As the Gender Equalities at Work team has researched the timeline of gender equalities legislation and policy over the last 50+ years, a point of particular note has been the divergence of policy and practice in the devolved administrations and how each has handled the issue of equal pay. With this in mind, the project commissioned Dr Alison Parken of Cardiff Business School to consider the context in Wales. Her two reports Equality and Devolution in Wales: A Distinct Approach? and Addressing Pay Inequalities in Wales: Past, Present and Future are introduced here.
Equality and Devolution in Wales: A Distinct Approach
Wales is often characterised as demonstrating a distinct approach to equality and human rights, before, through and since its constitutional devolution settlement (Chaney, 2007, 2011). Welsh politicians and advocates for gender equality were at the forefront of campaigning for devolution and the ambition to constitutionalise a commitment to ‘equality of opportunity for all’ (s.120 Government of Wales Act, 1998).
However, it can be argued that the developing distinctiveness of the mainstreaming equality approach, in which all policy formation is mobilised to promote equality (transversal), was undermined by equality objective setting (vertical) as required by the Public Sector Equality Duty (PSED) and the Welsh Specific Equality Duties (WSED) (Parken, 2018). Recent reviews of equality policy critique an ‘implementation gap’ between equality policy ambition and outcomes (EHRC, 2018, Parken, 2018, Parken et al. 2019, Hoffman et al, 2021).
Dr Parken’s summary report Equality and Devolution in Wales: A Distinct Approach? outlines approaches to equality policymaking in Wales pre- and post-devolution, discusses where the country is now on the journey to the ‘Wales We Want’, and considers how to address the gap between ambition and outcomes.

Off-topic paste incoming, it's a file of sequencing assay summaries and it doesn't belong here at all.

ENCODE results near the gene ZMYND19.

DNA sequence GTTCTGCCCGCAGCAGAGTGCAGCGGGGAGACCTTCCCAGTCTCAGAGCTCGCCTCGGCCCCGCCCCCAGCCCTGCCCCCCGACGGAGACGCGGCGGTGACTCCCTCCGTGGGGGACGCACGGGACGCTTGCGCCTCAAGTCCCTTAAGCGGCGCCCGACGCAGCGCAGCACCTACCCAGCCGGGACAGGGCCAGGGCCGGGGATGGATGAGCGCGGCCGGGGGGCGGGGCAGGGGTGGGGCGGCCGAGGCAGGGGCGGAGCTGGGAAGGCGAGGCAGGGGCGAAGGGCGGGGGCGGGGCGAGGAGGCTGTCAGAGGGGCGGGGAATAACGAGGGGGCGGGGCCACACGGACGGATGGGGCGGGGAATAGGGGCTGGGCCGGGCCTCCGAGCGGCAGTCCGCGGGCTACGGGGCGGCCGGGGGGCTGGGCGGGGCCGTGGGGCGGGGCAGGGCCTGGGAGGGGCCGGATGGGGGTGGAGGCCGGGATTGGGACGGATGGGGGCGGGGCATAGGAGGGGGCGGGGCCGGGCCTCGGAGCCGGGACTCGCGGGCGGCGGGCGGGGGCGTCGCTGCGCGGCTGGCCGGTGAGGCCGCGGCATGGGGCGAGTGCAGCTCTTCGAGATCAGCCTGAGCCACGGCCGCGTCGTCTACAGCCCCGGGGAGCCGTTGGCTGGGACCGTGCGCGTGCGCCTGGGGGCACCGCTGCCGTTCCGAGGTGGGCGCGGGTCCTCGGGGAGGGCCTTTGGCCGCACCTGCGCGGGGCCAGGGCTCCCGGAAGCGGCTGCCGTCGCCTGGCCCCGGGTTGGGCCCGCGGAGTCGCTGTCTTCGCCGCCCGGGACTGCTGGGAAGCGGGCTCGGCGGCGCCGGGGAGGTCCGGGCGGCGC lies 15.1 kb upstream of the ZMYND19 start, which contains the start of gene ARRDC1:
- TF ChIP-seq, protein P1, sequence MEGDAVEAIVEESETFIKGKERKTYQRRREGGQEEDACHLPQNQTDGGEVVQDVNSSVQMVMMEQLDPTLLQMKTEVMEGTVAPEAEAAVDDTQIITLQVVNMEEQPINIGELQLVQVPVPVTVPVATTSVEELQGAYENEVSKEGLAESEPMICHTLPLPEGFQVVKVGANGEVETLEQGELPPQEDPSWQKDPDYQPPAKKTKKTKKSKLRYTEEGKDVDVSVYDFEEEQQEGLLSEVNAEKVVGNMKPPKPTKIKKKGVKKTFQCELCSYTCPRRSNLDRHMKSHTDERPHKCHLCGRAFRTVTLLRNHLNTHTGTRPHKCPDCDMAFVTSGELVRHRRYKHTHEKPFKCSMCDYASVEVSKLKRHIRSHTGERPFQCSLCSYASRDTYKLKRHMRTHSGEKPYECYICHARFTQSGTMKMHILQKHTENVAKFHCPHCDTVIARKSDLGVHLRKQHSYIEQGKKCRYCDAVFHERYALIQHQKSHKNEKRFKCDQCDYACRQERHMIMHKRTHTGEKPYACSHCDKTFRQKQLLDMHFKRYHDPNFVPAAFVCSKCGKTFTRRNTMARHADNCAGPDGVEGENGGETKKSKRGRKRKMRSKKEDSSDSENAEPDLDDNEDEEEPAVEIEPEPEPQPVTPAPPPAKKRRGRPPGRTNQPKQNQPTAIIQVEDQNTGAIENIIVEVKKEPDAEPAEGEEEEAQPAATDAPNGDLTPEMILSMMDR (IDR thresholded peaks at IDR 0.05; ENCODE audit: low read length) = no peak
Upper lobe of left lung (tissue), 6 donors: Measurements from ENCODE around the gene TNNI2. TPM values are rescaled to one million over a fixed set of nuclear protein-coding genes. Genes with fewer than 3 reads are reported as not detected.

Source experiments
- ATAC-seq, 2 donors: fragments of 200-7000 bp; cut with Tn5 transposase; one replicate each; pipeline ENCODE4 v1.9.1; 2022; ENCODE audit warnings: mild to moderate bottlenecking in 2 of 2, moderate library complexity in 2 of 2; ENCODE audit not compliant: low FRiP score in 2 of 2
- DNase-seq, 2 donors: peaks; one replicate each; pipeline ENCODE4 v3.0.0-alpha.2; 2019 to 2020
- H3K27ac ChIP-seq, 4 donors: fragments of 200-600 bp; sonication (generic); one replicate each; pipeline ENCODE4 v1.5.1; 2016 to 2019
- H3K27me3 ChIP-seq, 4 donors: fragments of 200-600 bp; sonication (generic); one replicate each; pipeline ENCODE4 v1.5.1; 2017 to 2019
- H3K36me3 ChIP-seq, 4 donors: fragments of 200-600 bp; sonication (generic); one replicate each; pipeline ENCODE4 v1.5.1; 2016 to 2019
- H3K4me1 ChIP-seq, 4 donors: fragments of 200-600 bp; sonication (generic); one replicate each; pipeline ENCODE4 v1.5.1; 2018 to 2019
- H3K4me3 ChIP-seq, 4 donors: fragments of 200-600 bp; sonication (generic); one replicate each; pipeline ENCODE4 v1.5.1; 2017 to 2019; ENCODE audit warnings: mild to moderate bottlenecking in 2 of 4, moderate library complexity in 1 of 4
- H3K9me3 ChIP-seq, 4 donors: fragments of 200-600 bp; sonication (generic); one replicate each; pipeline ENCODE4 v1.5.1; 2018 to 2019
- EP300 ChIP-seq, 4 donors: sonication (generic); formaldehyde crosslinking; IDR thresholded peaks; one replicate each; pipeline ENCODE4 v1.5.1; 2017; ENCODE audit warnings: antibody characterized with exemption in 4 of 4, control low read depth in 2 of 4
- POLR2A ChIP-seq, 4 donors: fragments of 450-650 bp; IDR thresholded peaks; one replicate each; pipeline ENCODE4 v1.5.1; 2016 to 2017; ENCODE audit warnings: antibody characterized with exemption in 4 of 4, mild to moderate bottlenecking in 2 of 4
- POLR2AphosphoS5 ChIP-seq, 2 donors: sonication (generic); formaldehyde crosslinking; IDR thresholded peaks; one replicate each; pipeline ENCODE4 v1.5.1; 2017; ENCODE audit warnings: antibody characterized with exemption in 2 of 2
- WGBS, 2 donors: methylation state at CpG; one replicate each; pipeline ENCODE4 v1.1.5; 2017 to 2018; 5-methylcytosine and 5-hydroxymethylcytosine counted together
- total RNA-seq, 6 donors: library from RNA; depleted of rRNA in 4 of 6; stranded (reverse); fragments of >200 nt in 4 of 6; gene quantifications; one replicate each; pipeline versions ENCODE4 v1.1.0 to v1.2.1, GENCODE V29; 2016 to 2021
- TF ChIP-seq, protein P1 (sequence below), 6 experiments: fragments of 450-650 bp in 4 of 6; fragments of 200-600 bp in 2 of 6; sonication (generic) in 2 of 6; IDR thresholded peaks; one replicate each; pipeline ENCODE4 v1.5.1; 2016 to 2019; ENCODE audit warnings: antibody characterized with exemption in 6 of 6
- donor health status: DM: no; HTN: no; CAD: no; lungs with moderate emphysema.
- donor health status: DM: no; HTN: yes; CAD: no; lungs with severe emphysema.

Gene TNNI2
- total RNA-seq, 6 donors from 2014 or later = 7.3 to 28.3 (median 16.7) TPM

Equality and Devolution in Wales: A Distinct Approach? provides a solid background with which to understand Wales’s approach to embedding equality in the workplace for anyone with an interest in gender and wider equalities in the Welsh context.
Addressing Pay Inequalities in Wales: Past, Present and Future
The summary report on equality and devolution also provides the broader context to accompany the larger (main) report on tackling gendered pay inequalities, commissioned by Gender Equalities at Work. Addressing Pay Inequalities in Wales: Past, Present and Future reviews efforts to address workplace inequalities in Wales with a focus on equal pay and the gender pay gap.
Addressing Pay Inequalities in Wales: Past, Present and Future goes on to make a series of recommendations – including clarifying current legislative drafting, ensuring that the ‘pay differences’ duty is not undermined by GB Gender Pay Reporting regulations, being mindful of the need for an intersectional analysis in employment and pay reporting, and including reports on progression from both low and high-grade roles.
Dr Parken commented, “Having been involved in some of this history, I was delighted to be asked to look back and forward by the ‘Gender Equalities at Work’ research project. As I look back, it is the collaborative approach in Wales that stands out as particularly distinctive. This collaboration has taken many forms, involving activists, local authorities, statutory agencies and trade unions.
“This report draws upon some early thinking which took place in a ‘Review and Renew’ on the ‘pay differences’ duty held at Cardiff Business School in November 2019, with a view to taking the next steps to working together to address the systemic causes of unequal pay and pay gaps, and addressing employment and pay disparities by ethnicity and disability, and including an intersectional analysis of these dimension of inequality with gender, where possible.”
Addressing Pay Inequalities in Wales: Past, Present and Future is an important tool for those involved in equality policy and practice in Wales.
Both reports will be presented in a discussion event featuring Dr Alison Parken and speakers from the Gender Equalities at Work project, chaired by Jane Hutt MS, Minister for Social Justice and Hannah Blythyn MS, Deputy Minister for Social Partnership, and culminating in a roundtable with General Secretary of the Wales TUC, Shavanah Taj, and Principal of EHRC Wales, Wayne Vincent.
Recordings and presentations
Prof Hazel Conley (Business School, University of the West of England) – Conceptualising Pay ‘Equality’ Across Time:
Prof Colm O’Cinneide (School of Laws, UCL) – Setting the Scene: Legislative Context and Implementation Level (UK and devolution)
Dr Ashlee Christoffersen (Edinburgh University) – The Scottish Comparison: Equalities Policy and Architectures in Scotland
Dr Alison Parken (Business School, Cardiff University) – Addressing Pay Inequalities in Wales – Past, Present and Future